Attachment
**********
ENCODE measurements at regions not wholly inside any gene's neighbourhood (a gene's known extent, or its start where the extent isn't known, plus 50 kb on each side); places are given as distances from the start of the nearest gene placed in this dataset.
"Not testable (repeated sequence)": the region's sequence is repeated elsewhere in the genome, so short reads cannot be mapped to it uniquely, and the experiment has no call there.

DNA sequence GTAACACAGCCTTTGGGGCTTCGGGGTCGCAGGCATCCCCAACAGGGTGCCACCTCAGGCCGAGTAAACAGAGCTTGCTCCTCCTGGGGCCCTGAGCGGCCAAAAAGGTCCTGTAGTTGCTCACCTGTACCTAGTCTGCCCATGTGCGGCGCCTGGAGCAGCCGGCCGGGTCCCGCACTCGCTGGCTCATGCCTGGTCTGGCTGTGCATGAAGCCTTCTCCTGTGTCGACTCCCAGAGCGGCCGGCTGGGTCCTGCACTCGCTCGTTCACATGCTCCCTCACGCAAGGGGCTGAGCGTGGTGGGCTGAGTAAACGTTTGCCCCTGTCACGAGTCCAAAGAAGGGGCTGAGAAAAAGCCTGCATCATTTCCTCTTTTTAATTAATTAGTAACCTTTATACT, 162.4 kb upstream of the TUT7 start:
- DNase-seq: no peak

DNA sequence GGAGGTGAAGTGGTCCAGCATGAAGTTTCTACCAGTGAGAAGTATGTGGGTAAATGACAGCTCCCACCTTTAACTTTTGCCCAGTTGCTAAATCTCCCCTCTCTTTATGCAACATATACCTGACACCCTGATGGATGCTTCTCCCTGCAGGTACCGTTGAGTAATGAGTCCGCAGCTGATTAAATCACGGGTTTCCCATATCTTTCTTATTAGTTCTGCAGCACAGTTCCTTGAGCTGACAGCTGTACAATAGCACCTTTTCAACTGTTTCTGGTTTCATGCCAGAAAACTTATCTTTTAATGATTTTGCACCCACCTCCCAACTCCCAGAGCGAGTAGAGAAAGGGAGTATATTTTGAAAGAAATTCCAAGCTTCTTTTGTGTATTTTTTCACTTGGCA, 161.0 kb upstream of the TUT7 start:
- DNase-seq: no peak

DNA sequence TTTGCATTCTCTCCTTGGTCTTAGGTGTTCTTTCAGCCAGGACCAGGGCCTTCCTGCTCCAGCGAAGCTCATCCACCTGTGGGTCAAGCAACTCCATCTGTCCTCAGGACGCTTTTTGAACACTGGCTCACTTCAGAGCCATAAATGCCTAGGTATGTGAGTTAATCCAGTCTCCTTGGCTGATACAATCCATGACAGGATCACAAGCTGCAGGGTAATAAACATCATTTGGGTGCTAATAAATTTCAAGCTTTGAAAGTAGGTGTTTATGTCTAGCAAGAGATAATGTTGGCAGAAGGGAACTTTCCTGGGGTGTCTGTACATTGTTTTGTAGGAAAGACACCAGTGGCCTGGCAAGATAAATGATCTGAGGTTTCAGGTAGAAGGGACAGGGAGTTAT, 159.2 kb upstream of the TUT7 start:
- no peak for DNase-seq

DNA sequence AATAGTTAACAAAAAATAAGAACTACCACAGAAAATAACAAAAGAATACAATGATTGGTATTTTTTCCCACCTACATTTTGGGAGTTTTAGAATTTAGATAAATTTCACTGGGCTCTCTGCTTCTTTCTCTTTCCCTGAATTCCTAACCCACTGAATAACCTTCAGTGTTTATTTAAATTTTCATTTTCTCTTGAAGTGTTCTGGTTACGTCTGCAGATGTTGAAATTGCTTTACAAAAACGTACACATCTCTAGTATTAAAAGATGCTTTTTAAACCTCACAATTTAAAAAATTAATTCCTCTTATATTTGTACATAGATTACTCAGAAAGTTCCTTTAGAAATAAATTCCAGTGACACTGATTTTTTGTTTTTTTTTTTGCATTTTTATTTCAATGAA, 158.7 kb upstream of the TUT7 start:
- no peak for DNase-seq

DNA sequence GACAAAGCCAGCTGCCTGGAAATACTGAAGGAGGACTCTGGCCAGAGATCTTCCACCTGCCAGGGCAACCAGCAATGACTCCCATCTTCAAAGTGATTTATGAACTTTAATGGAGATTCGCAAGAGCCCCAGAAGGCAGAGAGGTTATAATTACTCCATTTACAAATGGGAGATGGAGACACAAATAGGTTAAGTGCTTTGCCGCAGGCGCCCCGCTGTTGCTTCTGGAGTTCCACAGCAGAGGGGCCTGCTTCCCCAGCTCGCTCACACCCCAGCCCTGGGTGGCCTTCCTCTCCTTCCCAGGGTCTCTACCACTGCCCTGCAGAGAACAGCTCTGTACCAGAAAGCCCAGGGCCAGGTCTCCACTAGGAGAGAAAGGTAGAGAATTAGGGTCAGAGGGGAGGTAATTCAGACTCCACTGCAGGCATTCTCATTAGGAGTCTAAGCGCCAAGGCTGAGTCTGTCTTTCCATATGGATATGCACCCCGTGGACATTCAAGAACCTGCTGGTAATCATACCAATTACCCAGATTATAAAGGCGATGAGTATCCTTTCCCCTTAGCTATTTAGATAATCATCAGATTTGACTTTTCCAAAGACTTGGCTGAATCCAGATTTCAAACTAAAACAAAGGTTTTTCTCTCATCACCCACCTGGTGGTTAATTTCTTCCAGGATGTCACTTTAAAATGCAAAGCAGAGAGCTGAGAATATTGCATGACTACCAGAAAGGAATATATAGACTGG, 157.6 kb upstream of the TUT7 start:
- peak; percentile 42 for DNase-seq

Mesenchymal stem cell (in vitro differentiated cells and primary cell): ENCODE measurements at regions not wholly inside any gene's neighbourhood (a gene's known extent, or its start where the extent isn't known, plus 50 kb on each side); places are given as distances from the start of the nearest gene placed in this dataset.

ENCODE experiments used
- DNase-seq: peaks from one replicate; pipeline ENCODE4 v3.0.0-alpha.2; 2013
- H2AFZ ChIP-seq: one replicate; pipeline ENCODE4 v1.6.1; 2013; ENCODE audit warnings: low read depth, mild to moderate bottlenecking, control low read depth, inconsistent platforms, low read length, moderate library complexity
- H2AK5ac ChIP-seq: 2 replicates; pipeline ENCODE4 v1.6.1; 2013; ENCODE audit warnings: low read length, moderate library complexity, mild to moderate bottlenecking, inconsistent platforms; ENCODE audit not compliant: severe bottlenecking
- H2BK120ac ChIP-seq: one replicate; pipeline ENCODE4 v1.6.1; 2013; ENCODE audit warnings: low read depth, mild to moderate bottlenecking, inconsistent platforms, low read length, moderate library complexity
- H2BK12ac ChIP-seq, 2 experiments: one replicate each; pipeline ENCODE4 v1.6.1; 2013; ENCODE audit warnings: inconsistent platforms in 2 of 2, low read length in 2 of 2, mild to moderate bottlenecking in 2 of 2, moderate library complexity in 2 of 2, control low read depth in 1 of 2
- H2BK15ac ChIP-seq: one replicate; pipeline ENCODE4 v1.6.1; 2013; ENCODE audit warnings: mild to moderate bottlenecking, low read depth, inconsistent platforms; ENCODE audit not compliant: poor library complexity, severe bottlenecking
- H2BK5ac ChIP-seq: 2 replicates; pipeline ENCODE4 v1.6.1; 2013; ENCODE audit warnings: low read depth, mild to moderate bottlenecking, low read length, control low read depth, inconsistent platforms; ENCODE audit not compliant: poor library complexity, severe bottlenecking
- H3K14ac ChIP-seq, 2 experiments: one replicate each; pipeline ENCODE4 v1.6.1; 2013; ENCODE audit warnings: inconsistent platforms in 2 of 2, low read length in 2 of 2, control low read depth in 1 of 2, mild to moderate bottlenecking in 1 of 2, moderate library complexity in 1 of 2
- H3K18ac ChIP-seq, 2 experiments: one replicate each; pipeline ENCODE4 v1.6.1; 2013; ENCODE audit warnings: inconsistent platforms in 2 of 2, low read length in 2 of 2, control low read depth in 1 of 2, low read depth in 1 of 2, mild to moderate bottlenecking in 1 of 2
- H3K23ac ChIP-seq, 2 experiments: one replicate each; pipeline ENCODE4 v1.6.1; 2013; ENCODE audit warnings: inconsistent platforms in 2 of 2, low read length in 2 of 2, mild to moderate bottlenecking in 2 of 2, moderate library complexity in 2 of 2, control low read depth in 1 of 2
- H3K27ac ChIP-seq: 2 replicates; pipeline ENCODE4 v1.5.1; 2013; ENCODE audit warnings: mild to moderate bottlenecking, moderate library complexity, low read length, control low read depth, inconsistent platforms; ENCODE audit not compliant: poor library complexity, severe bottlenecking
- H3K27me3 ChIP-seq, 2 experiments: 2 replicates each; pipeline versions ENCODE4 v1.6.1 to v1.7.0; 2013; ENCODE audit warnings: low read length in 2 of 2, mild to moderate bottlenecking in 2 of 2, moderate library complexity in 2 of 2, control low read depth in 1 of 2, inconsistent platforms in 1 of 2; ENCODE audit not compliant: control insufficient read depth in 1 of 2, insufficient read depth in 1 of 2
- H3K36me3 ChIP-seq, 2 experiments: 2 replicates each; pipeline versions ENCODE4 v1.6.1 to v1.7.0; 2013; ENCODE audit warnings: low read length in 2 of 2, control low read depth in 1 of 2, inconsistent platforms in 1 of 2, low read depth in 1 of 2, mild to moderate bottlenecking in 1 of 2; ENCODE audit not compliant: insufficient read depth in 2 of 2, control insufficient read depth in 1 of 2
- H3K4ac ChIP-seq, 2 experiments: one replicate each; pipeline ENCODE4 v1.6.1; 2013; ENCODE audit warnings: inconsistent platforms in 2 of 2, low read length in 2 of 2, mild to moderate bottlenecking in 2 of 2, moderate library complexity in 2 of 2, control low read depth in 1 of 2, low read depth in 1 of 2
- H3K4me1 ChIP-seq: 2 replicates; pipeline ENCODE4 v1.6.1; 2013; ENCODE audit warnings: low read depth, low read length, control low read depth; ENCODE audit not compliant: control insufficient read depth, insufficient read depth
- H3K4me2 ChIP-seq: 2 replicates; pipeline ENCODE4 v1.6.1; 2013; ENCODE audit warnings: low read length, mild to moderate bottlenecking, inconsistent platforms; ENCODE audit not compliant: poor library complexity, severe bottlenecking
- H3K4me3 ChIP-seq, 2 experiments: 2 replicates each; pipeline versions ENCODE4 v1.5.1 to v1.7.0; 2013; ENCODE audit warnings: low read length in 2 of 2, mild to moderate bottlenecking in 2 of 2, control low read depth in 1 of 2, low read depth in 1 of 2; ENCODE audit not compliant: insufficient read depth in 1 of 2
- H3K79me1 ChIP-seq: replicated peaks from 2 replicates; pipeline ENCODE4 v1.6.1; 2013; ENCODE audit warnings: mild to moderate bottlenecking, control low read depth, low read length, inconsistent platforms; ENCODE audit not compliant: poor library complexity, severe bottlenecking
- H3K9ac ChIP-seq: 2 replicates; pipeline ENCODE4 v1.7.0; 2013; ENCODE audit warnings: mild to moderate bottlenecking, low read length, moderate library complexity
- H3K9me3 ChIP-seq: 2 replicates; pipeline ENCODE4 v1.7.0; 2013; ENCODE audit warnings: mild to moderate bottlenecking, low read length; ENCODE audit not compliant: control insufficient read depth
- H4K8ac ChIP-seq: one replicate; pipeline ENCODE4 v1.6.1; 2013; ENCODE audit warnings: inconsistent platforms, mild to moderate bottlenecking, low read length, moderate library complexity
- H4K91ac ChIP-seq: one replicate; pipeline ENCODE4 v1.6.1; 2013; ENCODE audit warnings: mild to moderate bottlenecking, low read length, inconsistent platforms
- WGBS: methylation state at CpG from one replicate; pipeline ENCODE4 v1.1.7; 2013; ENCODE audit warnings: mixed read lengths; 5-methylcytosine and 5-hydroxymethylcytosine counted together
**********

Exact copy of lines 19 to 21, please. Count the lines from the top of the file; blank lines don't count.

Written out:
- H2BK12ac ChIP-seq, 2 experiments: one replicate each; pipeline ENCODE4 v1.6.1; 2013; ENCODE audit warnings: inconsistent platforms in 2 of 2, low read length in 2 of 2, mild to moderate bottlenecking in 2 of 2, moderate library complexity in 2 of 2, control low read depth in 1 of 2
- H2BK15ac ChIP-seq: one replicate; pipeline ENCODE4 v1.6.1; 2013; ENCODE audit warnings: mild to moderate bottlenecking, low read depth, inconsistent platforms; ENCODE audit not compliant: poor library complexity, severe bottlenecking
- H2BK5ac ChIP-seq: 2 replicates; pipeline ENCODE4 v1.6.1; 2013; ENCODE audit warnings: low read depth, mild to moderate bottlenecking, low read length, control low read depth, inconsistent platforms; ENCODE audit not compliant: poor library complexity, severe bottlenecking